Once one lets this reality sink in, it changes 'everything', at least in the economics & political department. I no longer trust our officials to tell the truth.

The elastic thing is more of a consideration of marginal production. If in 1920, one wanted a little extra oil, there wouldn't be much penalty but if one wanted humungous extra, one would have to pay dearly. At any given point of time, production can't be increased immediately, absent idle capacity. Therefore prices would rise in proportion to the stress put on the then existing system in real time. WW2 might be the best example of this.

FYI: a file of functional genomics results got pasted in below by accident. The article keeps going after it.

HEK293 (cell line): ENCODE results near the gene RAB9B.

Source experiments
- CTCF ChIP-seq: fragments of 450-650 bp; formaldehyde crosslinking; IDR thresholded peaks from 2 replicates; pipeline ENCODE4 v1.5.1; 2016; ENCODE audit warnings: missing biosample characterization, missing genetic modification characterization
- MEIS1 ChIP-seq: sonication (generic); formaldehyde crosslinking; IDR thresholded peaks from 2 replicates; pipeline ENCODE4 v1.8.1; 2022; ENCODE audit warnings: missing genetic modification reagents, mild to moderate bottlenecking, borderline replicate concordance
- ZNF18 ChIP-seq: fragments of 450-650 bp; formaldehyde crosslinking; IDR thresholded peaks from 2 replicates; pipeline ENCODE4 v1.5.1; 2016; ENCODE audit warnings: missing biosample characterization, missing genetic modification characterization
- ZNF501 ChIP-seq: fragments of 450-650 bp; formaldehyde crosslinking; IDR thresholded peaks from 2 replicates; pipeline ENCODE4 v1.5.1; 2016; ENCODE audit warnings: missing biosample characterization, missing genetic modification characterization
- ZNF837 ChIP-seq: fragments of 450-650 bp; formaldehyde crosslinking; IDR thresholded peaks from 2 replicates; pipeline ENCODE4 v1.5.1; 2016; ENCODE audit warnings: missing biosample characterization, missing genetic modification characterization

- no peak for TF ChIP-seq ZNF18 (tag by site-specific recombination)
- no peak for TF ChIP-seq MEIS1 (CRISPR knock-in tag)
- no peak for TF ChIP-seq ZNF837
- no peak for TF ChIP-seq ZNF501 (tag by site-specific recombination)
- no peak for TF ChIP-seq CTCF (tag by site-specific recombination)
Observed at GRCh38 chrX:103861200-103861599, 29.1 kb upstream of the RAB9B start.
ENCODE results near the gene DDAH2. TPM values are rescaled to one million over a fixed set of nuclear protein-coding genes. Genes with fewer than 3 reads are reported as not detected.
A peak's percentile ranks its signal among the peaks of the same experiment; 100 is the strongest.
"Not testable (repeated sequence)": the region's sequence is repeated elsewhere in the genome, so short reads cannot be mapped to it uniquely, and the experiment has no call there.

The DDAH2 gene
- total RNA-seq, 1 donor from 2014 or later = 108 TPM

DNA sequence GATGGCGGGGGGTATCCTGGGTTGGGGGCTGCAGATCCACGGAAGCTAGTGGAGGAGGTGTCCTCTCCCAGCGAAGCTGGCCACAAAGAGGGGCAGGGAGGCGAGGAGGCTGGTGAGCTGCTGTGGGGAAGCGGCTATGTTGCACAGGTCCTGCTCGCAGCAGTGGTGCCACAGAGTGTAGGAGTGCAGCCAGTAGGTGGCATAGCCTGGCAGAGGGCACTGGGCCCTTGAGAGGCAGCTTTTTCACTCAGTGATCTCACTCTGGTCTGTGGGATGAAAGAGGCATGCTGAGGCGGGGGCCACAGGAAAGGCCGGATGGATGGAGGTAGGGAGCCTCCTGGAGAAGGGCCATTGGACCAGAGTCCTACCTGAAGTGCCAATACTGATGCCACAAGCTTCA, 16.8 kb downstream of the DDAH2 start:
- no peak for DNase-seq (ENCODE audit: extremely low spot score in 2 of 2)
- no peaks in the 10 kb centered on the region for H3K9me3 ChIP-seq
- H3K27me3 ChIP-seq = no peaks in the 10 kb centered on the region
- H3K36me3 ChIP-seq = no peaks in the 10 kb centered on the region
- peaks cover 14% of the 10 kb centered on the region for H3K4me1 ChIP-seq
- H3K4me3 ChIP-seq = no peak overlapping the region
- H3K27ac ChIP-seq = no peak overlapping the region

Whether we have reached peak oil exactly or not quite is of little interest to me as I believe we are about to be hit with a dollar crashing issue far sooner than an oil rising issue. It may be quite possible for us to see a rising nominal price while the Arabs or Chinese or Russians see a falling real price. Real as defined possibly by gold, the 5000 year old monetary system everybody seems to have forgotten about till recently. Such is the fruit of our profligate ways. As long as we insist on importing so many Chinese goods, we fuel up their drivers while hobbling ours, ie many Canadians will find it necessary to quit driving (so much) while Chinese enjoy their first car. China is now producing more cars and growing by something like 50% a year if that can even be imagined. So even if oil hasn't yet peaked, even if production rises a few %/yr, it wont make much difference to that kind of new demand. Somebody will use up all that fuel, it just wont be us unless we get a lot smarter - which is what we are all hoping for, yes?